The International Air Transport Association has doubled its forecast for global airline losses this year as latest figures show even low-cost carriers are suffering a downturn in traffic.
As recently as December, IATA was suggesting a worldwide industry loss of $2.5 billion in 2009.
Yesterday it revised that figure to $4.7 billion, while also raising its estimate of last year’s losses from $5 billion to $8.5 billion.
IATA projects demand to fall sharply, with the impact on airline revenue exaggerated by an even sharper decline in premium traffic. The only bright spot the association sees is the oil price, with fuel projected to fall from 32% to 25% of airline operating costs this year.
The increase in forecast losses comes as industry analyst OAG reports an eighth consecutive month of declining air traffic. OAG’s figures for March reveal a 4.9% decline in flights worldwide compared with a year ago, with seat capacity down by 3.3%.
To put the figures in perspective, there will still be 2.38 million commercial flights this month. But there have been almost 500,000 fewer flights in the first quarter of the year than in 2008 – a decline of near 7%.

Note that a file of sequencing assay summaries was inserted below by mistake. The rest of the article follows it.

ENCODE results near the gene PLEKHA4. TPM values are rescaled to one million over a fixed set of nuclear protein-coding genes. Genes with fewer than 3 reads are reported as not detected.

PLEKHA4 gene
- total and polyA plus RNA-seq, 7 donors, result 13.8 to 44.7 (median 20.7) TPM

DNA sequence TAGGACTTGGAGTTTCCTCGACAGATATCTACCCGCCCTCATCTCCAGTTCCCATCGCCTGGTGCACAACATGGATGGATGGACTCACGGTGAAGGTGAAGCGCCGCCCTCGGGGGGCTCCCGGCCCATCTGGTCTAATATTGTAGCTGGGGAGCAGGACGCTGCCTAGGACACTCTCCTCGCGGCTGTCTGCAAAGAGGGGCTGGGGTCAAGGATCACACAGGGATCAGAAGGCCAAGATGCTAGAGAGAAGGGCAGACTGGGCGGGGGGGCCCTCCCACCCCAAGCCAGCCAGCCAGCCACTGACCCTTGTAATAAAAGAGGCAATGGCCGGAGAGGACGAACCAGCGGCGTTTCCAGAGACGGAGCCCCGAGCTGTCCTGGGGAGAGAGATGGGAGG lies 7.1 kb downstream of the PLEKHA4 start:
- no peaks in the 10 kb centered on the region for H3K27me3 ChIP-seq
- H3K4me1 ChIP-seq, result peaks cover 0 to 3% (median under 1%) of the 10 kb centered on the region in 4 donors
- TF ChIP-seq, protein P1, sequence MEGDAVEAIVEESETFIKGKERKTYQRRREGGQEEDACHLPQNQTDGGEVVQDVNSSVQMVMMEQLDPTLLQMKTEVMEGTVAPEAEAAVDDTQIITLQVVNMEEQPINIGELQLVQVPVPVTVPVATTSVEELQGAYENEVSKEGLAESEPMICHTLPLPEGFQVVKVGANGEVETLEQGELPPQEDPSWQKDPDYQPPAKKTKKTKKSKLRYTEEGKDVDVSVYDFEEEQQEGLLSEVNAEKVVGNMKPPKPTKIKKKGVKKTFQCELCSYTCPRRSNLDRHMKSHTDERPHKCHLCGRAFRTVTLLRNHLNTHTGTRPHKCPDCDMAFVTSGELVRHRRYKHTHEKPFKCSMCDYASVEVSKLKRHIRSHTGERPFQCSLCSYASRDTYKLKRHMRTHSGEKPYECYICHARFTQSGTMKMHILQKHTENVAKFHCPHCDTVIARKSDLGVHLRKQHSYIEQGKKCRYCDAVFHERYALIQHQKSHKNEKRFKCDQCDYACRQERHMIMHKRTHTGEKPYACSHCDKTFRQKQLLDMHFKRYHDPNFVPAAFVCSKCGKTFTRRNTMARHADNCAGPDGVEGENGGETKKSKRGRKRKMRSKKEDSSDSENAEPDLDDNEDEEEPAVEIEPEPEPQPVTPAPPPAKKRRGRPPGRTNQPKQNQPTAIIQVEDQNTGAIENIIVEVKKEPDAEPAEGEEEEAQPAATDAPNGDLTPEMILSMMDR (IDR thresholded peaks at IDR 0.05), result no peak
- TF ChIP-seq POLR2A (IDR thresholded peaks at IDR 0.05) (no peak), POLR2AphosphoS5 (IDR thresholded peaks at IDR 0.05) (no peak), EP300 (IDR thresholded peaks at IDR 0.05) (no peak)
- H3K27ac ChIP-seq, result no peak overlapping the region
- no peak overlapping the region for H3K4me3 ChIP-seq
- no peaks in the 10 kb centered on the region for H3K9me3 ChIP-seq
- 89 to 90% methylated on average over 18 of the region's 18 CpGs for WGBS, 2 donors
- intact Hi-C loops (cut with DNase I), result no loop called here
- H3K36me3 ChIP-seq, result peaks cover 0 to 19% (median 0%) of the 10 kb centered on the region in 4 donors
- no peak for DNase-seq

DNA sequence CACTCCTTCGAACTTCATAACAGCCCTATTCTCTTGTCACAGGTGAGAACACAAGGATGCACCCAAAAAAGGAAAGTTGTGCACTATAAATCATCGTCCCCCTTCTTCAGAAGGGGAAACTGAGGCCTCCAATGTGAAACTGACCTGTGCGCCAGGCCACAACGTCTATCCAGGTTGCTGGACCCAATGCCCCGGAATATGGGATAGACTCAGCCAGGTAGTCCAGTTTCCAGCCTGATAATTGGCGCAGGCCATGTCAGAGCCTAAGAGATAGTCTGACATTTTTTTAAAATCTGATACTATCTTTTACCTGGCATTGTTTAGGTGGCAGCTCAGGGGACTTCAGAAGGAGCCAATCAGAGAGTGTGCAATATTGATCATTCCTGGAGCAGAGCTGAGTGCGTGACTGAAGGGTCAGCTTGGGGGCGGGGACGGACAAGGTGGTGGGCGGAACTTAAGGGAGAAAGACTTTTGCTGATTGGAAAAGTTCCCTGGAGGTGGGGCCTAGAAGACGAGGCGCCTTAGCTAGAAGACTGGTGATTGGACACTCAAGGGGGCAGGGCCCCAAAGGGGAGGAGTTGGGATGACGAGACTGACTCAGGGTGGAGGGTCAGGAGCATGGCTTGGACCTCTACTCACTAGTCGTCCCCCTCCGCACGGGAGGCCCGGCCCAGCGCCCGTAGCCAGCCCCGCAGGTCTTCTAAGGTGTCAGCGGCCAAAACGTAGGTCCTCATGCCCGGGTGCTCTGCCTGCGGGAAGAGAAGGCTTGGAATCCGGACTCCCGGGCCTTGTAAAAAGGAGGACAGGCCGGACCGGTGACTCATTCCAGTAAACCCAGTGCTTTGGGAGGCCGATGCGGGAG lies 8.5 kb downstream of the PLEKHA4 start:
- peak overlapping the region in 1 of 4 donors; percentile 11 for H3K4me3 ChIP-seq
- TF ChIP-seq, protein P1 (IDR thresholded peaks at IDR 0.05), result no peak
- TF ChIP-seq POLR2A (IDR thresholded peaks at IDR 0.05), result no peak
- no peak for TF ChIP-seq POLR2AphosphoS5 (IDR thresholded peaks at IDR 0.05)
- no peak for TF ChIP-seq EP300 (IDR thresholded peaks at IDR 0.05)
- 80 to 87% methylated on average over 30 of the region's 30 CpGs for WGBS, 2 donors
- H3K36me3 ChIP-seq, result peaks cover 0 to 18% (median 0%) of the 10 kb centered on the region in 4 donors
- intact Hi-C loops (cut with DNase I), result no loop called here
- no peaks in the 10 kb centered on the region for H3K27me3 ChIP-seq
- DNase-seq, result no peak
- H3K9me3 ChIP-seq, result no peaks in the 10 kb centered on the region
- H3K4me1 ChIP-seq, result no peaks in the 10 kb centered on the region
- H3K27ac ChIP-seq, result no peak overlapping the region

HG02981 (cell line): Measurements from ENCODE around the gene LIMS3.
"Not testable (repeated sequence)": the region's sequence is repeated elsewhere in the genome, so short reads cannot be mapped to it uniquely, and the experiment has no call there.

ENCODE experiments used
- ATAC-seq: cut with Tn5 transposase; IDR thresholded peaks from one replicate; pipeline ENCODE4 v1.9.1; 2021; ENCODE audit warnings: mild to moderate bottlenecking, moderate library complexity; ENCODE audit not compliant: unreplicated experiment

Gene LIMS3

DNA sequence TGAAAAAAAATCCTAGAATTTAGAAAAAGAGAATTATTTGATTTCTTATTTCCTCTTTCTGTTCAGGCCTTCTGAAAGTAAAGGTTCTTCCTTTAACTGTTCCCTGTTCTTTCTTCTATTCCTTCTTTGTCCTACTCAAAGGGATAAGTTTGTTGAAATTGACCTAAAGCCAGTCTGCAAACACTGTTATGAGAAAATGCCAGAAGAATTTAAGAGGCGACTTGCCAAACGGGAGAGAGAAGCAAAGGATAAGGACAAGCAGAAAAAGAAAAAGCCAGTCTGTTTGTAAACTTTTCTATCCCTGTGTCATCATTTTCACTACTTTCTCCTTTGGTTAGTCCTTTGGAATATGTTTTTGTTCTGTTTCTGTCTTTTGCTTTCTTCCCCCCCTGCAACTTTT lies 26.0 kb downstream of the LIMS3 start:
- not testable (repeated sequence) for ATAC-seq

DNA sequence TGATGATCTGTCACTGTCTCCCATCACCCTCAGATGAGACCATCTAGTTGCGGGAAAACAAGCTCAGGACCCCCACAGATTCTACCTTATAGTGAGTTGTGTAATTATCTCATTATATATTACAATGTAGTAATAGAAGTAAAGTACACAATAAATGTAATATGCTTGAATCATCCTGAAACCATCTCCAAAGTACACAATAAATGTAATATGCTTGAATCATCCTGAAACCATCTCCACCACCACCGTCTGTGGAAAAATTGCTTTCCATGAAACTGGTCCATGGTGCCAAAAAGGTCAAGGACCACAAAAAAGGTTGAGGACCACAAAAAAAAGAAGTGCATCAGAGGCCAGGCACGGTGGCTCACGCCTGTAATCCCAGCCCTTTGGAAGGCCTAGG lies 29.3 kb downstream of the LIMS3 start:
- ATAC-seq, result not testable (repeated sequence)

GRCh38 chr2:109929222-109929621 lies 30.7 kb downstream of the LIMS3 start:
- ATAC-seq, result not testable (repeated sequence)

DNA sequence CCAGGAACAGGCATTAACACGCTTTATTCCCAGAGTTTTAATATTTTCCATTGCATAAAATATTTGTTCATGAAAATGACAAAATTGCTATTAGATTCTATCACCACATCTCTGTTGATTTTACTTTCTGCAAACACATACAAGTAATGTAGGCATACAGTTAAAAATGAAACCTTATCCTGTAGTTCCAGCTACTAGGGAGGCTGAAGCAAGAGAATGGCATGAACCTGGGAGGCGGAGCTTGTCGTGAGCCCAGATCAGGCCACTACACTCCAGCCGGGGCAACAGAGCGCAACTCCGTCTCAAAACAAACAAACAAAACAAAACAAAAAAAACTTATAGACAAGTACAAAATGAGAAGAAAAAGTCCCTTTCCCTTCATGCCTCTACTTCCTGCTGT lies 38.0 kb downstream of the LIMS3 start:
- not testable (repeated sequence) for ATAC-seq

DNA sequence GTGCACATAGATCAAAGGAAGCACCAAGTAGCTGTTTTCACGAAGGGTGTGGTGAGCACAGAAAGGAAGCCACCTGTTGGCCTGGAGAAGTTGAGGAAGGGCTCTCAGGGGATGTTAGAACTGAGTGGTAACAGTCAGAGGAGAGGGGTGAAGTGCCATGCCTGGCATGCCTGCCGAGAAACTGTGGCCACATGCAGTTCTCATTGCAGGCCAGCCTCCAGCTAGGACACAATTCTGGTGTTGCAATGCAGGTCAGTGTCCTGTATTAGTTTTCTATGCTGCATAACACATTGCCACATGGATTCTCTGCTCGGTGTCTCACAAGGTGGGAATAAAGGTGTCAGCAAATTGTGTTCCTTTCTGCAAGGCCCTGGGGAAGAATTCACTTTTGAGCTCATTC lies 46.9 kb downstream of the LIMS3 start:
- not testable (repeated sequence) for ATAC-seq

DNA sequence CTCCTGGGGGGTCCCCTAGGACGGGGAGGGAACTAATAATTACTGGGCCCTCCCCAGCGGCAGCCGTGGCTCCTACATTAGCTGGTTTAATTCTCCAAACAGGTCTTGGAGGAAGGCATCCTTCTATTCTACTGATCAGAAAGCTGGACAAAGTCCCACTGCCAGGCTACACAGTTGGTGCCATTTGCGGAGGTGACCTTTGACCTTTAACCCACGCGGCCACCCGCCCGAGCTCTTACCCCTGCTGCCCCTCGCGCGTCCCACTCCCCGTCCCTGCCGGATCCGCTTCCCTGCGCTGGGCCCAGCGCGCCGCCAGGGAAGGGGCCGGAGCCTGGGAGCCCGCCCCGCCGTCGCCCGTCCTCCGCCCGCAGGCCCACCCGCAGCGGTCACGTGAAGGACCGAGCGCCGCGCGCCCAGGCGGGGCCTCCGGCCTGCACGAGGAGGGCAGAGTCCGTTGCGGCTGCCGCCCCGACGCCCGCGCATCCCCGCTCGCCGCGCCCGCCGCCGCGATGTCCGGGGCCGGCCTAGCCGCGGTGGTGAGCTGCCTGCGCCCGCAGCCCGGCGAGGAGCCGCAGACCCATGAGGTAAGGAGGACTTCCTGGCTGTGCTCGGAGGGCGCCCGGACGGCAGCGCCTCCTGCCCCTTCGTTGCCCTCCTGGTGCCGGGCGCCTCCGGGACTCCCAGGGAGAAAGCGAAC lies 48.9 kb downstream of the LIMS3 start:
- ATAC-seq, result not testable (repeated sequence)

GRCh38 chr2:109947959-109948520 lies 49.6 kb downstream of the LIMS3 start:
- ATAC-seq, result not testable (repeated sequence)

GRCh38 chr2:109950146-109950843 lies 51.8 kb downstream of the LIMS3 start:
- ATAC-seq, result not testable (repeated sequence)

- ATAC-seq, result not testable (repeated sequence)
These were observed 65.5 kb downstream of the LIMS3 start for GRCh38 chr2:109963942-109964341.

The biggest fall has been in the US, where a decline in low-cost capacity of just over 9% year on year is close to the overall reduction of 9.2% in US domestic airline capacity.
In Europe, low-cost carriers Ryanair and EasyJet have so far maintained their expansion plans despite capacity reductions almost everywhere else.
IATA identifies Europe and the Asia-Pacific region as the biggest problem areas for airlines. It foresees Asia Pacific airlines being hardest hit, with combined losses close to $2 billion.
Europe’s carriers should expect a 6.5% drop in demand this year, says IATA, with capacity cuts failing to keep pace. Only the Middle East is likely to see any passenger growth this year. But with capacity in the region growing at three times IATA’s projected 1.2% increase in traffic, Middle East airlines still face problems.
Surprisingly, IATA foresees US airlines delivering the industry’s best economic results, suggesting they will see a small overall profit this year despite a fresh 7.5% fall in traffic following two previous years of decline.
IATA director-general Giovanni Bisignani described the outlook as grim. “Demand has deteriorated much more rapidly than could have been anticipated,” he said.
“The pressure on the balance sheet is extreme. The industry is in intensive care.”
Bisagnani pointed out airlines have a total debt of $170 billion and added: “There is little to indicate an early end to the downturn. . . expecting a significant recovery in 2010 would require more optimism than realism.”